The MM in the car’s name stands for Mille Miglia, the endurance race that was, at the time, one of the most important races in Europe and certainly the most important in Ferrari’s home country of Italy. Ferrari had won the race in 1948 with a 166 S, so the new upgraded version of the car that debuted later in the year was given the name MM to commemorate this. The changes proved to be effective, and the 166 MM won the race in 1949.

Drivetrain Specifications

Type front, longitudinal 60° V12
Bore/stroke 60 x 58.8 mm
Unitary displacement 166.25 cc
Total displacement 1995.02 cc
Compression ratio 10 : 1
Maximum power 140 HP @ 6,600 RPM
Power per liter 70 hp/l
Top speed 220 KM/H (136 MPH)

Prices

1949 Ferrari 166 MM Touring Barchetta High Resolution Exterior
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Ferrari only made 33 units of the 166 MM, and while this did represent a huge increase in production for the company, it’s still not a very big number. Several of these were also converted into 212s or otherwise had the bodywork and/or interior changed, so prices will vary by a lot.

A few years ago they were selling for around $1.5 million, but sales in the past couple of years have been generally exceeded $3 million. Prices of all classic Ferraris have been up by quite a bit since 2010/2011, and are currently at all-time highs. The 166 MM is included in this, although investors should keep in mind that this sort of exponential growth is risky.

Competition

Alfa Romeo 8C 2900

1949 Ferrari 166 MM Touring Barchetta High Resolution Exterior
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The 8C might have actually been a prewar car, but in the years immediately following WWII, new cars were scarce, and really excellent prewar cars like the 8C were still winning races. The 8C took on then-new Ferrari racers in the 1947 Mille Miglia and still won, and it was the car to beat when Ferrari took the 166 S to the race. Alfa was also, at this point, a spiritual rival to Ferrari, since Enzo had driven for Alfa before the war, and even managed the works team.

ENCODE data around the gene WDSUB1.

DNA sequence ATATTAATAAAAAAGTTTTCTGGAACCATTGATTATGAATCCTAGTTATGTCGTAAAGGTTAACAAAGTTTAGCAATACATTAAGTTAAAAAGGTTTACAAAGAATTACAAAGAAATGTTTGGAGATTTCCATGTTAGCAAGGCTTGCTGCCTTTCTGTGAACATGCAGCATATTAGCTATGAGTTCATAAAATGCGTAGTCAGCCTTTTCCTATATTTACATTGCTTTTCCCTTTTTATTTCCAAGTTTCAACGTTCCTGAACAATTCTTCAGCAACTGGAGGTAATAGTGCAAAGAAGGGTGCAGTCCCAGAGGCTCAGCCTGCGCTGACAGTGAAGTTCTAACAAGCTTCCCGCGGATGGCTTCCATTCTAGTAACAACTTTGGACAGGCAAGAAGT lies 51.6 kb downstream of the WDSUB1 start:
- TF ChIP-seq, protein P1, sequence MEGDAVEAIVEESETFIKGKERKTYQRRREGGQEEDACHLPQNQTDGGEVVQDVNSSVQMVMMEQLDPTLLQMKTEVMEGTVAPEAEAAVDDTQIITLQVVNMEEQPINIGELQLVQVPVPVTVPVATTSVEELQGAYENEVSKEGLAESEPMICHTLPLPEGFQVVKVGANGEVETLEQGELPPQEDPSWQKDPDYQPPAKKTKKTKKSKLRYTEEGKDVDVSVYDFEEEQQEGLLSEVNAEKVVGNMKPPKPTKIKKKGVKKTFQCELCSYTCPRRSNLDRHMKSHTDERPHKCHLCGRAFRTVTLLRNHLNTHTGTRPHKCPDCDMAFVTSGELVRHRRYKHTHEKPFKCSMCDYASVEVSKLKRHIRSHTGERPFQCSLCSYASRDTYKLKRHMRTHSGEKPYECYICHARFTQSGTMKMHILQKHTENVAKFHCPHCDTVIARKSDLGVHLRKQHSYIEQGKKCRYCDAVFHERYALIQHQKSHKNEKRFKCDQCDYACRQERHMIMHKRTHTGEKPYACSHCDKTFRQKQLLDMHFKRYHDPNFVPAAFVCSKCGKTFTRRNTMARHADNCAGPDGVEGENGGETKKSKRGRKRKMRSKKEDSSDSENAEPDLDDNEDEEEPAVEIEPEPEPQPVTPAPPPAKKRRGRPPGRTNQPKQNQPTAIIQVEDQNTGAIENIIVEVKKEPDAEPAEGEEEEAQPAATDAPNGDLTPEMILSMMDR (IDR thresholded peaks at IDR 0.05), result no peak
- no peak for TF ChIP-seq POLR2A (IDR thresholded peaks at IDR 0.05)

Delage D6S

1949 Ferrari 166 MM Touring Barchetta High Resolution Exterior
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When the 24 Hours of Le Mans started up again in 1949, most of the cars at the front of the pack came from either Delahaye or its subsidiary, Delage. The Delage cars were the faster though, particularly the D6S, a race car based on the D6 road car. Although the D6 had been a prewar model, it got a reworking in 1946, and it would have been one of the only cars in Europe at the time to have any postwar parts at all. It wasn’t quite enough to win the race, but it was the closest Delage ever got.

Conclusion

1949 Ferrari 166 MM Touring Barchetta High Resolution Exterior
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The 166 MM is an important chapter in Ferrai’s story. It was the car that the first Ferrari GT was based on, it won the Mille Miglia and took Ferrari’s first win at Le Mans, also in 1949. It might not have been the first Ferrari, but it is probably the most important of those early ’40s models. It’s the car that made Ferrari its reputation, and is as historically significant as it is an excellent machine.

  • Leave it
    • * No interior to speak of, even in the Lussos
    • * Few unaltered examples exist
    • * Not as valuable as the racing model that came after it

Source: RM Auctions